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Volume 34 • Issue 7 July 2017
ON THE COVER Home on the Range | 12
East Wichita native Ken Spurgeon sees success as a filmmaker.
Features Dateline................................................ 7
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From the Publisher’s Files.............. 5 Focus On Business............................ 6
Chamber celebrates Wichita Flag Day | 14
Performing Arts Calendar............18 Wichita Homes................................20
EWN’s Summer Activity Guide | 15-18
East Wichita News
People & Places...............................21 Jim Erickson’s movie reviews will return next month.
Publisher Paul Rhodes Managing Editor Travis Mounts Production Abbygail Brown Reporters/Contributors Sam Jack, Tessa Castor, Philip Holmes
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Sales Valorie Castor, Shelby Riedel Billing/Circulation Briana Bade A Division of Times-Sentinel Newspapers 125 N. Main • P.O. Box 544 Cheney, KS 67025 Phone: (316) 540-0500 Fax: (316) 540-3283 © 2017 Times-Sentinel Newspapers LLC
Now in our 34th year! The East Wichita News is a monthly newspaper focused on the people and places on Wichita’s East Side. It is delivered free to most homes within our coverage area, although distribution is not guaranteed. Single copies are available in a variety of Eastside locations. One copy per person, please. Visit our website for more - www.eastwichitanews. com. Email story ideas and photographs to email@example.com. Visit us on Facebook.
Opening my wallet for my own gift My boys took me out to an unnamed Italian restaurant in the city for Father’s Day. (Editor’s note: O.K., the place has a name; I’m just not naming it so that I’m not playing favorites. Having more than one child has taught me that lesson). It was a very nice gesture on their part, and the entire evening cost me less than $100...but just barely. It may seem like a lousy Father’s Day gift for me to have to drop (almost) $100 for the gift I’m receiving, but that would miss the point of what I asked for. My youngest son, Aaron, asked me what I wanted as a gift. I really couldn’t come up with any physical thing I wanted as a gift. I had a shopping list of things to buy, but they weren’t really gift-type items or they would be too much for my sons’ budgets: a new pair of shorts, a new set of sheets for my bed, a shower curtain. some laundry soap and drain cleaner. Those items are not really any fun to receive or to buy for another person. My older son had already planned to feed me, either at a restaurant or by cooking something at home. We each had different things planned for that dad-focused Sunday, so our time together came in the evening. We enjoyed Italian sodas and fried cheese appetizer. Isaac and I decided to order a steak and some lasagna to split, because we both had cravings for the same two items and neither of us made a decision. Aaron ordered a chicken dish that was some of the best chicken I’ve tasted. There was salad and fresh bread (a favorite of mine) and some dessert. And we spent time together. We laughed, told a couple stories, and traded a few insults which, in our family, is a sign of affection. It was exactly what I wanted. It also was out my kids’ budgets. So I told them that in the next few days, they could hand me whatever money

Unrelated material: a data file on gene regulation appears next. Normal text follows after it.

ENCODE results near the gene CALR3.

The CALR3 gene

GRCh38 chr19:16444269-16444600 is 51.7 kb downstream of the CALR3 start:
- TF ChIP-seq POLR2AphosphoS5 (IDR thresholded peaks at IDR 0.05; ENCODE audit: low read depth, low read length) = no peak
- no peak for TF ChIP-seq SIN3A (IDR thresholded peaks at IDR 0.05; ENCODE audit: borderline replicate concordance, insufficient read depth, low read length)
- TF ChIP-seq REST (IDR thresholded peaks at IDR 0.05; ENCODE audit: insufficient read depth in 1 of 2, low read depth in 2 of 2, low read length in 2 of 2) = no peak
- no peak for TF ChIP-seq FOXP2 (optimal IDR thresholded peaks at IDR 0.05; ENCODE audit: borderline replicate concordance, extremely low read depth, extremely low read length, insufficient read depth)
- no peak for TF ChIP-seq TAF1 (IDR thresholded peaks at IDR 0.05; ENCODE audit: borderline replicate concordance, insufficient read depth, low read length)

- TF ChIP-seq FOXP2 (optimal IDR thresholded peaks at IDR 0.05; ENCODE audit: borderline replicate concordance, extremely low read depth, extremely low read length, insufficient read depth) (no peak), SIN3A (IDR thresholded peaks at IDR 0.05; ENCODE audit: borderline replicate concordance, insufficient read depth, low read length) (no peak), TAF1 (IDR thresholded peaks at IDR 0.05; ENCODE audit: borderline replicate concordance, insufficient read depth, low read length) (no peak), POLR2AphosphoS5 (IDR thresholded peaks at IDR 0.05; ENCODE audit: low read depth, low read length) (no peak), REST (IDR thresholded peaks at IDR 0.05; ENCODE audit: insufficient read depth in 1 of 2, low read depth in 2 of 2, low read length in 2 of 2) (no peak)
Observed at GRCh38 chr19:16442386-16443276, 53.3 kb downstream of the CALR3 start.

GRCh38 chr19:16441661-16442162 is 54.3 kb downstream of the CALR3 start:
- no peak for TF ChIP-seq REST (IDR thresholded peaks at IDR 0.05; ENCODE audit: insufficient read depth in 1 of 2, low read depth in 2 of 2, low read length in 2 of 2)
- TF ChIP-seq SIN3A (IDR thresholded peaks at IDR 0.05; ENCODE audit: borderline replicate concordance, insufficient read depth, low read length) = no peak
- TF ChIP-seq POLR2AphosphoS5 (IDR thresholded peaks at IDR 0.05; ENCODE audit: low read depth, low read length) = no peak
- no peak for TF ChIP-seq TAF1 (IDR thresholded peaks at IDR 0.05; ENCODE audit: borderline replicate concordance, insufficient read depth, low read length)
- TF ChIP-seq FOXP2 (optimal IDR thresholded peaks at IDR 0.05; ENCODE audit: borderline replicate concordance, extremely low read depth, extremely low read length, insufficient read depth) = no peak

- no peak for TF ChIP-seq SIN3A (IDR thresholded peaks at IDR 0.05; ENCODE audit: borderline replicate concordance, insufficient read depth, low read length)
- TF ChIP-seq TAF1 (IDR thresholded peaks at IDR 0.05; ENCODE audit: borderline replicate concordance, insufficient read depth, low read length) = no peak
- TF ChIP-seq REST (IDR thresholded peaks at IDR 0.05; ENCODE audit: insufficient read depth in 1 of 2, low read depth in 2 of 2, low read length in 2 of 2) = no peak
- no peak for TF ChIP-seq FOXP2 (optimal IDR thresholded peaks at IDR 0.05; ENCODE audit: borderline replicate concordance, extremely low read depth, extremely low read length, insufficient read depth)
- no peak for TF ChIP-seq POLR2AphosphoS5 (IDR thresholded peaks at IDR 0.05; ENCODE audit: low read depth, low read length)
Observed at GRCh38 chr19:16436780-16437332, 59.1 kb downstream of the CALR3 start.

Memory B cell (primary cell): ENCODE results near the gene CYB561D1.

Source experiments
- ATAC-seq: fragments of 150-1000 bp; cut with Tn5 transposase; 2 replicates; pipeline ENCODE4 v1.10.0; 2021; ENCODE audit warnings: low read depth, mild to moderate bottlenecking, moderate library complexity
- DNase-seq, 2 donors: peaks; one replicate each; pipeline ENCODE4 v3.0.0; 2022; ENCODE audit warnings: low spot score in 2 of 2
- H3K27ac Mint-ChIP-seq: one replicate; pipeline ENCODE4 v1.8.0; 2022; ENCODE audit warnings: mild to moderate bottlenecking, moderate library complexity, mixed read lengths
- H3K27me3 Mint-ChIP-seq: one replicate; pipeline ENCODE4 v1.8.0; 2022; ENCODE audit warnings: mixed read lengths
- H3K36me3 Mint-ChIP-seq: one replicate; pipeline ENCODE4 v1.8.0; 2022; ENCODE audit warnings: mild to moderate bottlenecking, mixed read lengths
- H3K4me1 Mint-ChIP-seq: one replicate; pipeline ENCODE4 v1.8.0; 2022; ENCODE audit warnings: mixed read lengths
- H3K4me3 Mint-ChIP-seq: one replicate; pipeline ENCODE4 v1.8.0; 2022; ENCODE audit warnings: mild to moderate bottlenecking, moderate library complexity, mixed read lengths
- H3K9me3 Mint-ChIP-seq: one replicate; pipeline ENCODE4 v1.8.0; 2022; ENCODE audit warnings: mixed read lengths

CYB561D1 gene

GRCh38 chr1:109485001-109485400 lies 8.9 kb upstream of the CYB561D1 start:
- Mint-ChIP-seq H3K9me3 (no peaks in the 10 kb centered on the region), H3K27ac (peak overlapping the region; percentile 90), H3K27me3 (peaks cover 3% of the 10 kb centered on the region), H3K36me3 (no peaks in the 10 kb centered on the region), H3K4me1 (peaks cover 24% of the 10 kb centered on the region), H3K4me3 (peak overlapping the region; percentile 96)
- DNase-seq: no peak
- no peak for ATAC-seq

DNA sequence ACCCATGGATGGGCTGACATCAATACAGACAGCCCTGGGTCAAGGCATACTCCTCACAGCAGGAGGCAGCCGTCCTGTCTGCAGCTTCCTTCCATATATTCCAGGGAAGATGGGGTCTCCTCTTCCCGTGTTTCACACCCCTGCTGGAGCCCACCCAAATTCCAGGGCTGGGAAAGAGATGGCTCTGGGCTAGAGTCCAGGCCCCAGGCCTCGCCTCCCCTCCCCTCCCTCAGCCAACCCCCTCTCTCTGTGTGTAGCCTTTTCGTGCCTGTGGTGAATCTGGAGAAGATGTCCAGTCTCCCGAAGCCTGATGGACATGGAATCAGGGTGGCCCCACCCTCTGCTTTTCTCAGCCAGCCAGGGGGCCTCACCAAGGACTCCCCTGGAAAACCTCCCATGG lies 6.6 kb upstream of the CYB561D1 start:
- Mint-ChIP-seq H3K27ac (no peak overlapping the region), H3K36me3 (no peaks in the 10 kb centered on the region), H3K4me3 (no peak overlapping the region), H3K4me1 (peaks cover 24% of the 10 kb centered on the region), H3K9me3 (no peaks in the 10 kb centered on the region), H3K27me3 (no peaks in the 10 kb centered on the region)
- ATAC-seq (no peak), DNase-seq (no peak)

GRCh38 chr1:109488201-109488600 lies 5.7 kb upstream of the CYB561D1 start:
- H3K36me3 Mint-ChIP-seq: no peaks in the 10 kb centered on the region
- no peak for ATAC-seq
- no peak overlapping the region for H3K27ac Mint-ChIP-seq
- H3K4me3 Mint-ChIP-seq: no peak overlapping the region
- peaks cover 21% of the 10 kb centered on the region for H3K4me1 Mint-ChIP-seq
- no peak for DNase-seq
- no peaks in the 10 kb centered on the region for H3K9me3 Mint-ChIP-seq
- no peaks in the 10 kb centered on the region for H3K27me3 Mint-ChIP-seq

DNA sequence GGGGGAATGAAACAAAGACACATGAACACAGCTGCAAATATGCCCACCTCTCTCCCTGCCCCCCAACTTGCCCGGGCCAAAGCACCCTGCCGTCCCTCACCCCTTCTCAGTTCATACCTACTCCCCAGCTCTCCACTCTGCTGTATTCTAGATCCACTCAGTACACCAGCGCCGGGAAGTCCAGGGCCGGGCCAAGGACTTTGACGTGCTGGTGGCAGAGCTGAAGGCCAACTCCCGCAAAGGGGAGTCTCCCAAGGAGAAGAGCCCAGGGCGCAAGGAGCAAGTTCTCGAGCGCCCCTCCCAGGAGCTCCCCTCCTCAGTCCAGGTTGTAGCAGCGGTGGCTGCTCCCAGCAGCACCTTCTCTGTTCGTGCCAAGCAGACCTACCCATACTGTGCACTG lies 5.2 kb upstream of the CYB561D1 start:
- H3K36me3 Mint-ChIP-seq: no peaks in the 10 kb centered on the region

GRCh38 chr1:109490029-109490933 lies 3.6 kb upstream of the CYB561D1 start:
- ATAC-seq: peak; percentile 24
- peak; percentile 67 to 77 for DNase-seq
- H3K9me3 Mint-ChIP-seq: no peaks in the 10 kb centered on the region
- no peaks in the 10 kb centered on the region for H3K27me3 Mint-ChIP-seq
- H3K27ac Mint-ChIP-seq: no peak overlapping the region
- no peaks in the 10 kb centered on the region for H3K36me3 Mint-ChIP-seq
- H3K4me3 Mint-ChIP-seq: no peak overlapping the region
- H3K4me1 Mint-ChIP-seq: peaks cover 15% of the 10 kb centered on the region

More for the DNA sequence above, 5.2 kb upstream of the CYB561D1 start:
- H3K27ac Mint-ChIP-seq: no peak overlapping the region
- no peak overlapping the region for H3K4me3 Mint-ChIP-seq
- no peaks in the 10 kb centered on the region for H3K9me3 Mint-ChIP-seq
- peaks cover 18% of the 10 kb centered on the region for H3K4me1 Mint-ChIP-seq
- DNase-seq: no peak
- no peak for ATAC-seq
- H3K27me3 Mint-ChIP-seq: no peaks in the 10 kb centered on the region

Travis Mounts | Managing Editor
they had planned to spend on me, and we’d be good. Of course, that plan immediately went awry. The alternator on Isaac’s truck went out on Monday. He made a late night trek across the city in my car and spent way more money on his truck than he spent on me. He did fill up my car, though, so we’re good. He’s also working and living at home for free as he wraps up college, so he has it kind of good. I got a free tank of gas and didn’t have to buy an alternator, so it was like a second Father’s Day gift to me. Most of Aaron’s income comes from working at our newspaper operation, so while he hasn’t spotted me any money for dinner yet, he also hasn’t asked for any more hours at the office. I consider that a wash. I’ve never been that consumed by the accumulation of things. Good things, too, because I’m in the wrong business for that! But over time, I’ve become even less interested in stuff. Besides, when you get stuff, you have to find room for stuff, and I’m developing a strong interest in decluttering. As my interest in stuff has declined, my interest in experiences has grown, whether it’s food, travel or time with family. If investing a few dollars of my own gives me that experience, it’s well worth it, in my opinion. Happy Father’s Day to me!